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phantasyconcepts
User Rank
Silver
Re: Favorite saying
phantasyconcepts   9/30/2013 11:32:12 AM
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"if a cluttered desk signifies a cluttered mind,

what does a nearly empty desk signify?"

 

Management potential.  Yes, you can take that either way, as both are true.

William K.
User Rank
Platinum
The difference between neat and organized.
William K.   6/25/2013 5:10:55 PM
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It does seem that many of the more productive and creative engineers are not so very fixated on keeping things perfectly neat. But many of them are quite organized. Neatness and organization belong on separate axis at right angles, since I have seen some very neat but completely disorganized areas, places where nothing worthwhile could happen without a huge effort. 

Mostly, what I have seen is that great engineers and many good engineers do engineering, while the poor and the mediocre straighten things up. It is like this: Those wo can, do, while those who can't, straighten things up. It rlates to priorities, it seems.

erichv
User Rank
Silver
I am very worried......
erichv   11/20/2012 12:25:17 AM
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Have a look through all those Pics where you can see the floor!!

Polished wood or tile that looks if the desk was staged there for the photo! The  one even has a bed and duvet!

Hey guys, don't you have stuff standing around, behind, underneath your desks?  If you have the luxury of "free space" you are probably busy with one(your first) measly project!!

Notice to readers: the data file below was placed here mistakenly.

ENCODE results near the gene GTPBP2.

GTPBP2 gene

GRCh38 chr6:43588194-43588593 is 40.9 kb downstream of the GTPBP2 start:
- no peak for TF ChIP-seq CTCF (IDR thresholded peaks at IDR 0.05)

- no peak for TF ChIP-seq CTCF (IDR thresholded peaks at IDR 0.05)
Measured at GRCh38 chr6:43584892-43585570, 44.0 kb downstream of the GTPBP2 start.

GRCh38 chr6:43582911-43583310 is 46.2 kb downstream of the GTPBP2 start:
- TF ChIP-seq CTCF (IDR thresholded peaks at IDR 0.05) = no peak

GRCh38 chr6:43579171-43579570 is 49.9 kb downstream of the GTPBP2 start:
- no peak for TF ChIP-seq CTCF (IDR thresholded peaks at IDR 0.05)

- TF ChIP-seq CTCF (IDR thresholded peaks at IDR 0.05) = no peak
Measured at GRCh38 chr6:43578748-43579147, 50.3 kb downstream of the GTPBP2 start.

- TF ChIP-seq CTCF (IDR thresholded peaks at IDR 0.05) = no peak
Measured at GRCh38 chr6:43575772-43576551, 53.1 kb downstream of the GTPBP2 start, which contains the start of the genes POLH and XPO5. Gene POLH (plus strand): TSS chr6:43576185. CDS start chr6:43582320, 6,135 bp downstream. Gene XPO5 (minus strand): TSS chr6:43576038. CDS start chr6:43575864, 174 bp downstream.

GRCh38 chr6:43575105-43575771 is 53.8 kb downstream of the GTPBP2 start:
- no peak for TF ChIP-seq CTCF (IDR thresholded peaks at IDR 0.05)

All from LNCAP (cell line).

I am sure if you drop a surface amount component (a diode say) you will bend down and be able to pick it up immediately!

I have to resort to the stocking in the inlet of the vacuum cleaner pipe to attempt to find the dropped component!

AND it also shows "Who's Boss?"in your study! 

Polished floors - I ask you! :(

Island_Al
User Rank
Gold
Jacobs Ladder - Faraday Cage, accuracy in reporting?
Island_Al   11/19/2012 10:15:24 AM
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I noted that slide 4 of 13 shows a Jacobs Ladder with a safety screen around it and if grounded acts as a Faraday Cage for sub-GigHz frequencies, yet the caption states: "The last in the Nicolas Lee messy desk tetralogy is his three-foot-high Jacob's ladder, otherwise known as a Faraday Cage."

Sorry, no cigar here.  A Faraday Cage prevents RF from entering, or exiting, a given space and is not another name for a Jocobs Ladder.  A Jacobs Ladder radiates a pretty wide swath of the spectrum and should perhaps have a Faraday cage surrounding it to prevent interferrence with other equipment. The voltages present can make a person assume room temperature in short order, so another good idea is to keep fingers out of it.  Think bug-zapper here.

CLOUSER
User Rank
Iron
Messy Desk Story
CLOUSER   8/29/2012 9:36:35 AM
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My first job out of college, the sales lady used to give me grief for a messy desk.  Her office was always spotless.  She wouldn't even leave a pen out at the end of the day, and often I would walk by her office and for a brief second wonder if she had been let go.  But then I would remember that she was a neat-freak.